feel that I am doing the same technique as him but I am using power or
he is moving much more gracefully than I am - I feel that in my own case I
could effectively evaluate my level.

       But I’m saying it’s surprising to me that some people just can’t see ...
they don’t compare with others and yet they are still insisting on being
graded - pushing to be graded.

        I don’t think people should push too much - as I said before esp.
when they are getting into Nidans and Sandans and so, people should
not even speak of ... the Sensei of course should know that person’s
ability. I mean, I have on occasions done this in Hong Kong. “On next
grading, you try for such and such a grade”...

RK:        So, it wouldn’t be fair to assume that for Nidans, Sandans,
Yondans, pure technical ability is the sole criterion for grading?

KC:        No. I don’t think so, I stress also ... the only place I have ever had
a Dojo is in Hong Kong, I’ve never had a Dojo anywhere else. I’ve been
involved in Aikido in Hong Kong for over 28 years and during that time,
there are 36 members who reached Dan grade level through me. And in
that 36 Dan grades not one of them has ever broken away or formed his
own Dojo - over a period of 28 years. Now some have dropped out - no
longer practice - and some have left Hong Kong.

       But I am very proud of the fact that not one of them ... it could still
happen ... I’m very proud of that fact. If I am giving Dan grades, it’s not on
ability, it’s character as well. In a small area like Hong Kong, a Dan
Grade in the wrong hands can do a lot of damage.

RK:        Like how?

KC:        For eg. a Dan Grade can go down the road and open a Dojo
and start teaching. There is also the money aspect of it - all over the
world and start self-promotion, promoting themselves the next thing these
people are 4th and 5th Dans. Nobody knows exactly how they came by
them. And lot of this goes on unfortunately.

       And the next thing it can even be then - “you train regularly with me,
you’ll be a Black Belt in a year, but there is a lot of money involved”. I
mean, a black belt and a Hakama on a person can do a lot of discredit
and can discredit Aikido They can do damage to Aikido but when I say
that, not for eg. In Japan where there are hundreds of them because after
all, a First or Second Dan is not very significant at all in Japan.

       But in small, little countries where Aikido is spreading rapidly
throughout the world, a Black Belt can be rather significant. And in fact,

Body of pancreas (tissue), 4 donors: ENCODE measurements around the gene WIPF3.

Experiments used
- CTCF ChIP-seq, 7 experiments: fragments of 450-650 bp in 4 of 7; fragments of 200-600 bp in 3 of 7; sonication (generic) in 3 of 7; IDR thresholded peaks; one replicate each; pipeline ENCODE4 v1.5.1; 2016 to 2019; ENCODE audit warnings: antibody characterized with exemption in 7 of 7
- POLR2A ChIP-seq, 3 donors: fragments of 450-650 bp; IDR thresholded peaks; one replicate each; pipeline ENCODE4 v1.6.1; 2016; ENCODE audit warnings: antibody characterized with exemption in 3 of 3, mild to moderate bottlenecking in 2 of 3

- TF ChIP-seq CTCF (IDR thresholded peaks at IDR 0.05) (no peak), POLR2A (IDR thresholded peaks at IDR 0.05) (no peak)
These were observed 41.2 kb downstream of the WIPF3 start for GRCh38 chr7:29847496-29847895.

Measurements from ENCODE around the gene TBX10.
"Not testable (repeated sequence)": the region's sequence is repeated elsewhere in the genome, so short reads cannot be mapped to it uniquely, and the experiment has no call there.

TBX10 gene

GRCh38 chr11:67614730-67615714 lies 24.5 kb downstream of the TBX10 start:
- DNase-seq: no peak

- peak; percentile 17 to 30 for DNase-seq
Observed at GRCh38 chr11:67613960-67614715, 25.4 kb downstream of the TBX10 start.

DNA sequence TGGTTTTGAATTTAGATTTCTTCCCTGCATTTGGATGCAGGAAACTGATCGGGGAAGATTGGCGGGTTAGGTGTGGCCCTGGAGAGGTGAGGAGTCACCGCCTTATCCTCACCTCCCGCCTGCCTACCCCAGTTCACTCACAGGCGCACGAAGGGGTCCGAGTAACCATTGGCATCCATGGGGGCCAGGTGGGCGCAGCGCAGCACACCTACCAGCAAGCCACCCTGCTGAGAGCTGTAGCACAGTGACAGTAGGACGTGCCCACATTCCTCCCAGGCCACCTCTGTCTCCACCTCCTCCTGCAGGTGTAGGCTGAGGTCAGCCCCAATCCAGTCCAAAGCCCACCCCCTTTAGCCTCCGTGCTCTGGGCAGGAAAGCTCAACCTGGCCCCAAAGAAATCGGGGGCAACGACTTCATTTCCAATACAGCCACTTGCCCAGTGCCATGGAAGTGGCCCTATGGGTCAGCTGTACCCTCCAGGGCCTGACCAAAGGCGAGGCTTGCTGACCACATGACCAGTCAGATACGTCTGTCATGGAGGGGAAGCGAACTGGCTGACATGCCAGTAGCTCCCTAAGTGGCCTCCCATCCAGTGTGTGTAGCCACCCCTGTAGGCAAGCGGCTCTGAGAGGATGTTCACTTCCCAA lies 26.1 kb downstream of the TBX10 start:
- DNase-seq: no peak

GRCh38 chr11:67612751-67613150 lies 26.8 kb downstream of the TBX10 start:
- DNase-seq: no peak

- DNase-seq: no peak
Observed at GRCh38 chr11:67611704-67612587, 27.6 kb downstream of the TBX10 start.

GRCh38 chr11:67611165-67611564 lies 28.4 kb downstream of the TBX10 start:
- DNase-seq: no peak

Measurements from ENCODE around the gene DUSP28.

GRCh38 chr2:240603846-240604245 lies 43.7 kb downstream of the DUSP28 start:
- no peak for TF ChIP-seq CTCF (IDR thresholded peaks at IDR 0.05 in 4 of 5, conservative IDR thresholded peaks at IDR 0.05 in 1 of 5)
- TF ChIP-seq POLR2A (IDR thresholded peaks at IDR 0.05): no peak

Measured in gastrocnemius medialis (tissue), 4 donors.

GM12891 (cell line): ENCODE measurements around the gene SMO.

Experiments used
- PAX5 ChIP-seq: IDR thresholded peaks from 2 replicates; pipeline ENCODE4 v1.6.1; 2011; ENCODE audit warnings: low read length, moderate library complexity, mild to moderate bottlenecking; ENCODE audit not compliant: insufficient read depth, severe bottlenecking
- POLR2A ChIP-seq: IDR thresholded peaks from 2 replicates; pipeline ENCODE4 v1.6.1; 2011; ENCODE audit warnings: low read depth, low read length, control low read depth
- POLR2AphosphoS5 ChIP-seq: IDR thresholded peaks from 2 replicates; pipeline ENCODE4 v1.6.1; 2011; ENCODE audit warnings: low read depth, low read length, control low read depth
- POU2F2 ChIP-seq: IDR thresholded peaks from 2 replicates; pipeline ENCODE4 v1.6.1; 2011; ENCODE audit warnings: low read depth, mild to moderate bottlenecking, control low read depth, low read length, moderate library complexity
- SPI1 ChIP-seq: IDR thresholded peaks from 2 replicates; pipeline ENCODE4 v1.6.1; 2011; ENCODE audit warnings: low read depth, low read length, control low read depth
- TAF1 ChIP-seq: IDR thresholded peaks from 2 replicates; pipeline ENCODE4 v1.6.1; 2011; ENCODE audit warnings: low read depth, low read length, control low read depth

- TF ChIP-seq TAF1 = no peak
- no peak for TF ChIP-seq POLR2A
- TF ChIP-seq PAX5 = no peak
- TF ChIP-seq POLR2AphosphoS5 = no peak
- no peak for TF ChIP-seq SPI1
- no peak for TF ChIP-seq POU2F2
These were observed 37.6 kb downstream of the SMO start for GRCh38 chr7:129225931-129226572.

some people feel that that is the ultimate - the Black Belt and Hakama. I
give a lot of consideration to the person’s character - the person’s

       Also, if I know a person is attempting to take Shodan, Nidan or
Sandan, I watch how he interacts with others on the mat. Now particularly
if he is a big powerful fellow, I always observe as to whether people are
afraid of him, and whether other members avoid him and if I see that I
feel that is not good.

RK:        Sensei, do you do Dan Gradings?

KC:        Why yes, I do Dan Grading in Hong Kong

RK:        Good character and good technical ability. Would it safe to
assume that once you have picked a person to take a test, it is highly
unlikely that you will fail them?

KC:        Highly unlikely because I know these people so well. I see these
people a couple of times a week. I test them. I know them. Even before
the Grading, I wiill think to myself “yes, this fellow, I think he is worth
Nidan”. So I will give him Nidan.

       But since I left Hong Kong 2 1/2 years, it’s not quite the same. I’ve
just been back 3 days in Hong Kong before coming here. I go back and
then I’m only there for 2 days I will go to Philippines. I will give exams on
19th December in Hong Kong. I don’t know what their standard is - it has
been a year or more.

       There are 5 Yondans in Hong Kong and we have 7 Sandans and
then the Nidans and Shodans. There have been a few exceptions where I
have thought to myself ... “yes, this fellow I think he is well worth such and
such a grade”... and when I come to test him, he’s lost it totally, gone
completely to pieces, lost control and I have failed him. So they are
occasionally the exceptions nervous and whatever.

       The lower the grade ... the more we expect them to be jittery and
nervous. But as they start to go up the grades ... when we’re getting to the
likes of Nidan and Sandan level, then they should be calm and in control.

                                                 The End

* (Interviewer: Raymond Kwok)
   Cottier Sensei reflecting........
 Cottier Sensei performing
Nikyo on Interviewer at the